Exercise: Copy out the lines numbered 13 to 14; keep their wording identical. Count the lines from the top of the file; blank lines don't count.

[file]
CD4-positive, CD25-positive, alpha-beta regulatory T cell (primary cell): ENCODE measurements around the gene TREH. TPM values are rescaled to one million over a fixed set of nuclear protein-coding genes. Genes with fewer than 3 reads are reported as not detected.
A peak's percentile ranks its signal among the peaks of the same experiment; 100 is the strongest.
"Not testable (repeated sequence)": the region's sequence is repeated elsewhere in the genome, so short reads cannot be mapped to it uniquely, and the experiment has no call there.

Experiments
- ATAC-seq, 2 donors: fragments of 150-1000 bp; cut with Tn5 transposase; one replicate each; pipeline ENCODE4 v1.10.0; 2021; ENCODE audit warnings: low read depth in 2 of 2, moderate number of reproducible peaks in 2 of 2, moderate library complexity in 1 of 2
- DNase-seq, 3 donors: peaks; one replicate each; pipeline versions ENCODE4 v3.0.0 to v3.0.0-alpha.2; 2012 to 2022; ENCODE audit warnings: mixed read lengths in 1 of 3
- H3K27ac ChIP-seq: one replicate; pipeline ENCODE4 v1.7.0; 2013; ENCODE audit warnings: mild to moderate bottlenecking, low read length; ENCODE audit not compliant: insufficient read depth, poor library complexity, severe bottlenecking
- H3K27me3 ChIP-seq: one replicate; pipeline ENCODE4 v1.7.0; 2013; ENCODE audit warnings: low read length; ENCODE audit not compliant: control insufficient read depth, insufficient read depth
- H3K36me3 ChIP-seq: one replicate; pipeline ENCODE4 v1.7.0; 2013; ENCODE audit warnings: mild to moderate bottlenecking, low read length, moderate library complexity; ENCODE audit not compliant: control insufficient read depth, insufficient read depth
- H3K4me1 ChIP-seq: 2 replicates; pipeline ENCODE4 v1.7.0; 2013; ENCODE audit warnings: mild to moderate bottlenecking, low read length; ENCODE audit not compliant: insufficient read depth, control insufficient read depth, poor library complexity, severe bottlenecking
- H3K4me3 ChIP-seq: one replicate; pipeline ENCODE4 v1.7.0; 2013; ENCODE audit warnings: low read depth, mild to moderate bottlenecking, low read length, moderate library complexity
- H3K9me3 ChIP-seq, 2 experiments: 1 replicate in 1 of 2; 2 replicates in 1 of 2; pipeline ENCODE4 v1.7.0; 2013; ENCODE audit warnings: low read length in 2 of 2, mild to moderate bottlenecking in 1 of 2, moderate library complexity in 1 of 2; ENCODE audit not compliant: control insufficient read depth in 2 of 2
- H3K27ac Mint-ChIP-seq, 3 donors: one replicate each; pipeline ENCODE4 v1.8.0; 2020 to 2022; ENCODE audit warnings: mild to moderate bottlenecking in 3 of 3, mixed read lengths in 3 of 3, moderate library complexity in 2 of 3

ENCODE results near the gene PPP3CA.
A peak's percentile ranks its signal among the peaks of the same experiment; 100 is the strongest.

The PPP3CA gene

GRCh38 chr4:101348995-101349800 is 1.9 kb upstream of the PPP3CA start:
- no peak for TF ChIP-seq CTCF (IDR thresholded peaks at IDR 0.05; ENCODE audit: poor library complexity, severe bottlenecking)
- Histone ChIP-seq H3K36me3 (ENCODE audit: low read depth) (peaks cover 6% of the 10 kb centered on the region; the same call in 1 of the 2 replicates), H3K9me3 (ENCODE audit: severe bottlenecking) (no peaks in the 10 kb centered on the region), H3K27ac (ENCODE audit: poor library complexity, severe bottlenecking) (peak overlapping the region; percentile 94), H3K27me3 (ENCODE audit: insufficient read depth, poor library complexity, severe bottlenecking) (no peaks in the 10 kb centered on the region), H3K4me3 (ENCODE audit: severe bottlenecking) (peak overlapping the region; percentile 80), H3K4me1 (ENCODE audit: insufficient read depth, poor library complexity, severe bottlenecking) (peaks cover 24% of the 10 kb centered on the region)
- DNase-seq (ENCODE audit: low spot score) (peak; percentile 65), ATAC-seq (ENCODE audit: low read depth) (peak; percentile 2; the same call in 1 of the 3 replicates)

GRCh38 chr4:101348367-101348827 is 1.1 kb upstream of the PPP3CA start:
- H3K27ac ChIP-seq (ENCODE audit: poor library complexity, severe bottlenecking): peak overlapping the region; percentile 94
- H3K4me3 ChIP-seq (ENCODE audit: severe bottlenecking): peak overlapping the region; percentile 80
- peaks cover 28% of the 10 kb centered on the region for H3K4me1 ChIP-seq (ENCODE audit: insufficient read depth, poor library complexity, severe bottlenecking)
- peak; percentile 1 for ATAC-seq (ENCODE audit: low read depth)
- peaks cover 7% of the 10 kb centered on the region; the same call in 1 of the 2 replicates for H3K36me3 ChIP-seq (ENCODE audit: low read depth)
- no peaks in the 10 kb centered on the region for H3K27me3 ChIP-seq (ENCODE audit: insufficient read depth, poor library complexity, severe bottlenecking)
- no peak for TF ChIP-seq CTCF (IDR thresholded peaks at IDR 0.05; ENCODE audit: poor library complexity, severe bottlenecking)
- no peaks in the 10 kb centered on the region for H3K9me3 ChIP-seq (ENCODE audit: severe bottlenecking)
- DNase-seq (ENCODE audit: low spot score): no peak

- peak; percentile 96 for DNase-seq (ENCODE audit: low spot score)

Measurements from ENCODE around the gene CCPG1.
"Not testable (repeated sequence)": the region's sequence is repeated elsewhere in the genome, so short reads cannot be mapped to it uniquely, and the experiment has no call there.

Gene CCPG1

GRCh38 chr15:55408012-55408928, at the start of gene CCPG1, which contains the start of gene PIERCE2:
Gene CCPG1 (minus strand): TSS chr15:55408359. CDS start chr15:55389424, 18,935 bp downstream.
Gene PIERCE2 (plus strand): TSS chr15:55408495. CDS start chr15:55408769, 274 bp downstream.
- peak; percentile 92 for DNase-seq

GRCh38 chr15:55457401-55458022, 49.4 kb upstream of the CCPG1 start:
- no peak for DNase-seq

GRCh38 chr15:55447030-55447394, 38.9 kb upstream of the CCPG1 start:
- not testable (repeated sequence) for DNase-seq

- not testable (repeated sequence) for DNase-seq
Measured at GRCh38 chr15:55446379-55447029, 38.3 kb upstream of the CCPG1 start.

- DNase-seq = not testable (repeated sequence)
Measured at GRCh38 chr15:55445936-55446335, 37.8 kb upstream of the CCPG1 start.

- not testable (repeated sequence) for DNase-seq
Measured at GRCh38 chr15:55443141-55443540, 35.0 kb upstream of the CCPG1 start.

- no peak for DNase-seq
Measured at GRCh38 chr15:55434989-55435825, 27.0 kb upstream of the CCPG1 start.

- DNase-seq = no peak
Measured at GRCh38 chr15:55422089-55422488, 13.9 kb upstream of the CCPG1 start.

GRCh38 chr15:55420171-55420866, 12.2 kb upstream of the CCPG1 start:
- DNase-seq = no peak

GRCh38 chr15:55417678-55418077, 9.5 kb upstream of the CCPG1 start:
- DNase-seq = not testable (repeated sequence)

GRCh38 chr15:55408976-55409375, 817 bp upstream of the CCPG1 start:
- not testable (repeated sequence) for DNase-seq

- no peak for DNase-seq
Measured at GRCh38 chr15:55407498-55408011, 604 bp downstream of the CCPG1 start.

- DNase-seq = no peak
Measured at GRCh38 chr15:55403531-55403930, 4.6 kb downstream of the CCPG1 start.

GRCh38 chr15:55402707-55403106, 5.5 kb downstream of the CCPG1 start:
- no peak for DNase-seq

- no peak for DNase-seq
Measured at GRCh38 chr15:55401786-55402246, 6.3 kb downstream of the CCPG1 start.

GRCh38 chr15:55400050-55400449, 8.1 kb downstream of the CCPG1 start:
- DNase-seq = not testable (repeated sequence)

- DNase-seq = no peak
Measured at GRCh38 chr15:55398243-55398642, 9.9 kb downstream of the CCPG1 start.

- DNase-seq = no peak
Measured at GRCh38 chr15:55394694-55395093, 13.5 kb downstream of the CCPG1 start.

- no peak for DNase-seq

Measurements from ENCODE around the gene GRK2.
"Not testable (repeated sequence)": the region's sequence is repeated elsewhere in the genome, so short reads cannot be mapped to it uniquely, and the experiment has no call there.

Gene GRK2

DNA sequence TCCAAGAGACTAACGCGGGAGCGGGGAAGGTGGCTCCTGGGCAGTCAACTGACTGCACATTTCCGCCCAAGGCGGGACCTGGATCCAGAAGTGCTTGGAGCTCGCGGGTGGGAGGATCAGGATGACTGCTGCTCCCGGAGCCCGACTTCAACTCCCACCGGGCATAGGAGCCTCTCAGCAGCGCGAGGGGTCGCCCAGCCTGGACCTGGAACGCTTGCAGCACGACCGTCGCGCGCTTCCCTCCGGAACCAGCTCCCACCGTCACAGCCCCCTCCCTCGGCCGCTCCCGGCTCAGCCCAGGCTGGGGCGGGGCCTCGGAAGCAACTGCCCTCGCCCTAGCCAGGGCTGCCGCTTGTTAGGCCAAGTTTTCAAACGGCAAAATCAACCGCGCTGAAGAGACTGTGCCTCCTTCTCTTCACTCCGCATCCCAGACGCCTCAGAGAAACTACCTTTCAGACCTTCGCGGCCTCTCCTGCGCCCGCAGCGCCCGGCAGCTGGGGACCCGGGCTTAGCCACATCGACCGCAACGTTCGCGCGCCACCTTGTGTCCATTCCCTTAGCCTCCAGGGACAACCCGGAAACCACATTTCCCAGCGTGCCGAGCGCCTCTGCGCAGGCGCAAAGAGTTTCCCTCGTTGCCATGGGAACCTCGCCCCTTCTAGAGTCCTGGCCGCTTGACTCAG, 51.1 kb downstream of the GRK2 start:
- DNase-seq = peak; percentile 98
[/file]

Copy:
- H3K27ac Mint-ChIP-seq, 3 donors: one replicate each; pipeline ENCODE4 v1.8.0; 2020 to 2022; ENCODE audit warnings: mild to moderate bottlenecking in 3 of 3, mixed read lengths in 3 of 3, moderate library complexity in 2 of 3

ENCODE results near the gene PPP3CA.